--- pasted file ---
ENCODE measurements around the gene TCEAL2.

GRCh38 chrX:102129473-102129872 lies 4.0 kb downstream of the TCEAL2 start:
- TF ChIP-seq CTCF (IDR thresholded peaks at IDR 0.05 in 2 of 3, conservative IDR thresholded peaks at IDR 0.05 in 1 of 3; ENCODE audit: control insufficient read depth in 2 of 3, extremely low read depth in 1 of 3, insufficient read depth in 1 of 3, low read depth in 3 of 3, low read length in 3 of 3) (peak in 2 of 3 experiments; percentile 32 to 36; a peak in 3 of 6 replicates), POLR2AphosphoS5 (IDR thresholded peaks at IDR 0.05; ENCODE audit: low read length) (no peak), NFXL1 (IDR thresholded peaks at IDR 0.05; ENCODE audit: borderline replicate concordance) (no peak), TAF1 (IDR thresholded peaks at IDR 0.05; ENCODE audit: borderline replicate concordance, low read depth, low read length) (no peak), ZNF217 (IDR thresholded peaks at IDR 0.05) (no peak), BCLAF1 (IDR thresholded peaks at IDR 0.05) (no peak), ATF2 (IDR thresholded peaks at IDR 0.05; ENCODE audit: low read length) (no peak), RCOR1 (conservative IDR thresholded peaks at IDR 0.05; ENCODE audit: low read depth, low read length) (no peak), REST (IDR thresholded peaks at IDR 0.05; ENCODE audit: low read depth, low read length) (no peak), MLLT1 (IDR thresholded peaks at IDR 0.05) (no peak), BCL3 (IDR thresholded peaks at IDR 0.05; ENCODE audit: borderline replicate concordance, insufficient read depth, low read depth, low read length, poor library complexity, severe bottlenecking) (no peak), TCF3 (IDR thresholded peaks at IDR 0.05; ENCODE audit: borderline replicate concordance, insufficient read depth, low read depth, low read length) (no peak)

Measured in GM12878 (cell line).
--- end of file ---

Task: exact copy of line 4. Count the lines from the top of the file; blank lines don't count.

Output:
Measured in GM12878 (cell line).